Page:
image, another image has to be chosen which will induce a interstice
beteen the to . . . given one potentia, another one ha to be chosen, not
any whatever, but in such a way that a difrence of potential is established
between the two, which will be productive of a third or of something new,75
By frst isolating and then linking images in such a series we retain the sin­
gularity peculiar to them while at the same time allow them to be iterative,
"a singularity is not something unique or 'sui generis, ' but, on the contrary,
something that can be understood only through the ways it comes to be
repeated. "76 Here repetition comes to constitute meaning, by example, by re­
view and by positing the askew. The space that is carved out in the curvature
of space is the outside of thought. In the interstice, where the flm 'event'
takes-its-place, we have thought that pushes to incommensurables to their
limit points; seeing, as the self-evident or non-discursive and, saying, as the
articulate, discursive practice.
7 Marking Tme 1 89
The event has a double structure; the happening that take place in what
Deleuze calls, afer the Stoics, state of afairs, and that dimension of the event
that is out of time with the present , non locatable but making itself felt some­
where beteen past and fture. Deleuze shows that the time-images of Welles,
Resnais, Godard, Antonioni , among others, express the flm event in their
own specifc way. Antonioni's masterpiece, The Passenger (1975), is a prime
example and bears closer scrutiny.
On one level , The Passenger is a meta-critique of the cliche, an insistence
on the outside of flm breaking the illusory barrier of flmed representation.
The doubling of real ities, the doppelganger of identity, the simulacra of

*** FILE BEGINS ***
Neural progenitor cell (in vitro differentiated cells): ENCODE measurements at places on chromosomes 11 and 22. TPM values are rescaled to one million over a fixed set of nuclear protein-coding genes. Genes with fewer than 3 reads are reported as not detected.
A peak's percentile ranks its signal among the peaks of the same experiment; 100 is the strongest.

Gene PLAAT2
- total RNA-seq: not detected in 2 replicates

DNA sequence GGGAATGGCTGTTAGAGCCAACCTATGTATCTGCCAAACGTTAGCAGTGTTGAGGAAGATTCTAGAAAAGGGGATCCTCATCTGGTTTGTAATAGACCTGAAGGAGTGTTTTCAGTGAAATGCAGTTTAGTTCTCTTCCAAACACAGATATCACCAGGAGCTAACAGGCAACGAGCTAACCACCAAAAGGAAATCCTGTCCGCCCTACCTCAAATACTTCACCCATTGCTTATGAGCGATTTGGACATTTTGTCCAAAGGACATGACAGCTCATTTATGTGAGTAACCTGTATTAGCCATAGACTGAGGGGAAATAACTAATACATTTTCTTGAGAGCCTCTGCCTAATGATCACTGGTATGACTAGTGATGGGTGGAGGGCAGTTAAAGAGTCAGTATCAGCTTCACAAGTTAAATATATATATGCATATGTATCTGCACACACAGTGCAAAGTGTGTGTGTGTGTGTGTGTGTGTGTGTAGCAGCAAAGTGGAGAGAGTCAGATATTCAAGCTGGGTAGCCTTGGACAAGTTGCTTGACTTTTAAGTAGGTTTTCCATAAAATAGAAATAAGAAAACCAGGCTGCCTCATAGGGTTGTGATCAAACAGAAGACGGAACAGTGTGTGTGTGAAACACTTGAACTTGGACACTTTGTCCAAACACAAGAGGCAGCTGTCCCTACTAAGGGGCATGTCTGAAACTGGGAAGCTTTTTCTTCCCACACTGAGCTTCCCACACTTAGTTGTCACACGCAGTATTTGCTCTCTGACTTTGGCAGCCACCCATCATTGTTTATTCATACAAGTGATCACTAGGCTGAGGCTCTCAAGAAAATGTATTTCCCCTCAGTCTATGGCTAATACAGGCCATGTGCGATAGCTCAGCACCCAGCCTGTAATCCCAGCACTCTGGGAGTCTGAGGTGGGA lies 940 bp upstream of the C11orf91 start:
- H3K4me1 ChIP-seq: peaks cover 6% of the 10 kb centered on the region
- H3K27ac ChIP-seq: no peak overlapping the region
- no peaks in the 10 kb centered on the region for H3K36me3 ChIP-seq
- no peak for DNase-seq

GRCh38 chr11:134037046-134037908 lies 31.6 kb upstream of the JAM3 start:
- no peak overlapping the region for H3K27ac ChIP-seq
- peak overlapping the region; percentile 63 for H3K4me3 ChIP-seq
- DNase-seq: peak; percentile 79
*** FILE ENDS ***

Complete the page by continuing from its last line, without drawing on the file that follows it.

imagery, the duality of actor and role, stillness within movement :
The theme of doubling penetrates Atonioni's shooting techniqUeø In order
to record the dead moment, temps mort, he likes to extend flming beyond
the end of the scene when the actor has j ust stopped acting his/her character
role in the flm, but not quite returned to his/her own identity/7
In Antonioni temps mort wins out over temps vivant.
7
8
Antonioni's initial
impact is the throw of the dice, "a fscination with chance . . . the efects of
chance, erratic traces, unclear traj ectories, vague gestures, which are inscribed,
as by a lapse, a falling asleep of the camera, on the lens, the flm, the screen,
the retina. "79 Above al l , Antonioni's flmed "event" has afnities with
Deleuze's; a happening that cannot be fed yet contains the uncontainable
within immanence. The Passenger creates a j ourney of the doppelganger,
fractured identity, existentialism and death. The j ournalist, David Locke,
replaces his look-alike, gunrunner David Robertson because he is tired of life
and is attracted to taking on another persona. But ennui cannot be shaken
even in disguised repetition. Locke takes up RobertSon's "passage" through
life and is also a passenger through Antonioni's fmiliar landscape of discon­
nected, abstract spaces which absorb characters and actions, spaces which are
at one moment barren and dehumanized and at other moments areas of tran­
sience to be crossed; terminals, roads and airports, leaving only momentar
traces. 80
The flm is itself an examination not only of the j aded Locke but also
the j aded cliches of flm. This is a gesture towards another kind of flmmak­
ing not yet with us, a report on the status of flm imagery that shows it to be
coded and "locked" within the world of representation. As with any such
inbuilt critique, Antonioni's own flms attempt to show the way out of the
impasse into a new flm experience. Any pretense at escapism through
identifcation is dissipated. As Locke's experience shows, taking on another
identity in the search of fulfllment is no escape; it only leads to more of the
same, in flm and in life.
1 90 Film Consciousness
The memorable culmination of The Passenger when Locke dies alone on
a bed, shows death and change to be inexorably bound to each other, as